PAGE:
Over the course of the week, I attended several panel discussions that included university presidents, business leaders, and policymakers. From the university panel, I learned of an organization called Second Nature that is pushing universities to integrate carbon neutrality and sustainability goals into their futures. So far over 450 schools have declared a carbon neutrality goal and the network of universities that have made a commitment can be viewed here. The next session I attended consisted of CEOs from various companies such as The Dow Chemical Company, Edison International, and Unilever, as well as a representative from the International Trade Union Confederation (ITUC). During this discussion, I was encouraged to hear that CEOs were taking the issue of climate change very seriously and as one of the panel members put it, “there are no jobs or businesses on a dead planet”. The coalition of companies, organized by the group We Mean Business, who are pledging to reduce their emissions was also discussed and more than 87 companies have pledged to go net-zero or reduce their emissions. Finally, the panel discussion composed of policymakers reiterated the importance of the private sector’s action on climate change and emphasized that the environment and business go hand-in-hand. This was a bipartisan discussion with both Democrats and Republicans on the panel and both sides agreed that bipartisan climate action at the local and state level can also be very effective.
Sweden is Home to the First Climate Positive Company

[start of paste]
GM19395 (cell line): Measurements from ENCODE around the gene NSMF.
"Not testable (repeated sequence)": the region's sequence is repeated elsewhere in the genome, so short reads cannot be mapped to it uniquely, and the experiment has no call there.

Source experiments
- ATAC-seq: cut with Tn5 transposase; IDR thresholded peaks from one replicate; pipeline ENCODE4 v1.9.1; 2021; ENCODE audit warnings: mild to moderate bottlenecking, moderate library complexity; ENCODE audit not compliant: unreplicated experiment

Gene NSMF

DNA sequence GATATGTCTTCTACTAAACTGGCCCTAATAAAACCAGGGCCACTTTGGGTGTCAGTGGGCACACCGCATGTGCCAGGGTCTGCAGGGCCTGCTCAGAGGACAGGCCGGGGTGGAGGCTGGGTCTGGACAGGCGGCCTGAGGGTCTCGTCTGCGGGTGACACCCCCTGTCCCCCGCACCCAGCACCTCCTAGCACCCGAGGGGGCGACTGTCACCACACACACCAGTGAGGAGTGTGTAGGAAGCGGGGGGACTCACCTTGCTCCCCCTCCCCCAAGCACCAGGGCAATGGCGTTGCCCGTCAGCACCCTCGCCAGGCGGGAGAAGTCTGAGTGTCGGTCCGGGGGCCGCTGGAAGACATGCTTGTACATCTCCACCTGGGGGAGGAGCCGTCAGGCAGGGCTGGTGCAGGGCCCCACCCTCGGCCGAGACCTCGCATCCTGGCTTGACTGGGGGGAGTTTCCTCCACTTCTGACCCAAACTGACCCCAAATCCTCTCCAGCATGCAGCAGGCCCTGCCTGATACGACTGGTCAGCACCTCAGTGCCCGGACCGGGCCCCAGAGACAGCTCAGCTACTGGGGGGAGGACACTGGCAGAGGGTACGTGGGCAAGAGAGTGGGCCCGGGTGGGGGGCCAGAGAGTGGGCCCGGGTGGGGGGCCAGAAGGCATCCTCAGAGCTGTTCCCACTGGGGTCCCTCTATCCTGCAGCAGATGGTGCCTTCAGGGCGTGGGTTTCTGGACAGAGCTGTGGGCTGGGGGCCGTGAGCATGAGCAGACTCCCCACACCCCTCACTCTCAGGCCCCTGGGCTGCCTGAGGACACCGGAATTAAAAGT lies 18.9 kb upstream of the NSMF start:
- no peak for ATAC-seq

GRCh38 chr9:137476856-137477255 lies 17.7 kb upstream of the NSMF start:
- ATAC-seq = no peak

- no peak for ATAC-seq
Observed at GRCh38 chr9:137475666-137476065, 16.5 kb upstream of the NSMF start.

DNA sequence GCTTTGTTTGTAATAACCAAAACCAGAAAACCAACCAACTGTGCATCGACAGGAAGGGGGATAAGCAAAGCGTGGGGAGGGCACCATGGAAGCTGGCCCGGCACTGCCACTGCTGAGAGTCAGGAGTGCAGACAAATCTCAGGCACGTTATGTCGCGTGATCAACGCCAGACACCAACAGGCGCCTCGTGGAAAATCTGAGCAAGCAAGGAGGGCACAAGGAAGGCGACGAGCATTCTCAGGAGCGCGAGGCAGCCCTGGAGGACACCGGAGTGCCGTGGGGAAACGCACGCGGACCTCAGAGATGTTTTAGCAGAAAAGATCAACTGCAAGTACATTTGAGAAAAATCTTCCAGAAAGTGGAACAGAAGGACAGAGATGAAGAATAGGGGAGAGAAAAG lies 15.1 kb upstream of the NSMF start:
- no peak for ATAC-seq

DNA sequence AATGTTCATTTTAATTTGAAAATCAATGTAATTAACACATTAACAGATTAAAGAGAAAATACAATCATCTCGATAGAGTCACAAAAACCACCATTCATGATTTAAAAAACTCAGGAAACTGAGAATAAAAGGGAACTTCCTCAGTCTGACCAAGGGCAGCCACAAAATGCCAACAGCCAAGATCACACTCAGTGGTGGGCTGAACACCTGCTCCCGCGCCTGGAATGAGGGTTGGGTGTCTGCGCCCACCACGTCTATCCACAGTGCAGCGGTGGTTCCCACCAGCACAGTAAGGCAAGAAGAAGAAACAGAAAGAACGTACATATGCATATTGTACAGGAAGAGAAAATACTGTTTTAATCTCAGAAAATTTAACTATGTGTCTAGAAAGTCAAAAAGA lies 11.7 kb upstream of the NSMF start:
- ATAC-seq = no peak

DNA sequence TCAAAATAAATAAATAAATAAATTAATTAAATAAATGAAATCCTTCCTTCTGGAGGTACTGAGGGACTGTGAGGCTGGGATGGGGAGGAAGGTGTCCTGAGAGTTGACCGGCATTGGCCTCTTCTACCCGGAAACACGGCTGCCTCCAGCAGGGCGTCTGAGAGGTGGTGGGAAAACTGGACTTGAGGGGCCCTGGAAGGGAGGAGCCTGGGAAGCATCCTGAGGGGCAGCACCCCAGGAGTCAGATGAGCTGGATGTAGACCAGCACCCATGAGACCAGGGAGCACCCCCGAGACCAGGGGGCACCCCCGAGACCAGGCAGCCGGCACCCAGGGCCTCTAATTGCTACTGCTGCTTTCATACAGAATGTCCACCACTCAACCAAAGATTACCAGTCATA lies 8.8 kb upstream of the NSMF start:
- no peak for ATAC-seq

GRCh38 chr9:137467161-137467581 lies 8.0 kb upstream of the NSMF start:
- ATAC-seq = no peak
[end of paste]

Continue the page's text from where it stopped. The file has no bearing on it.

I had never heard of the phrase “climate positive” until I attended a panel of business leaders discussing why they are key partners to keep the global temperature rise to below 1.5 ᵒC. A representative from the Swedish company MAX Burgers explained that “climate positive” is a term applied to a company that meets three categories: 100% of their greenhouse gas emissions are measured, there is a history of reducing emissions, and at least 110% of the emissions is captured. At first, I was skeptical because I am aware that animal agriculture, particularly cows, are a significant source of greenhouse gas emissions globally. However, they have made an effort to offset these emissions by planting more than 700,000 trees in Africa and continue to plant trees each year to maintain their climate positive status. Additionally, Mevo ride share, a car sharing company in New Zealand, claims to be the second climate positive company and the first climate positive ride sharing service. Their electric vehicles are charged with 80% renewable energy from the grid and the rest of the energy is offset by 120% through the purchase of certified rainforest carbon offsets. While the phrase “climate positive” is not yet widespread in the business world, it is encouraging to see companies in industries that are typically responsible for a large emissions footprint take action to not only to reduce emissions, but also improve the environment. Overall, I was re-energized through seeing the action being taken by the private sector and am excited to see more and more companies make commitments towards a more sustainable future.
Acknowledgements: I would like to thank the Opportunity Fund, Office of Undergraduate Research, and Honors College at Washington State University for funding my housing and meals during my trips to Washington, D.C. and Madrid. I would also like to thank Alaska Airlines for covering the cost of my domestic flights.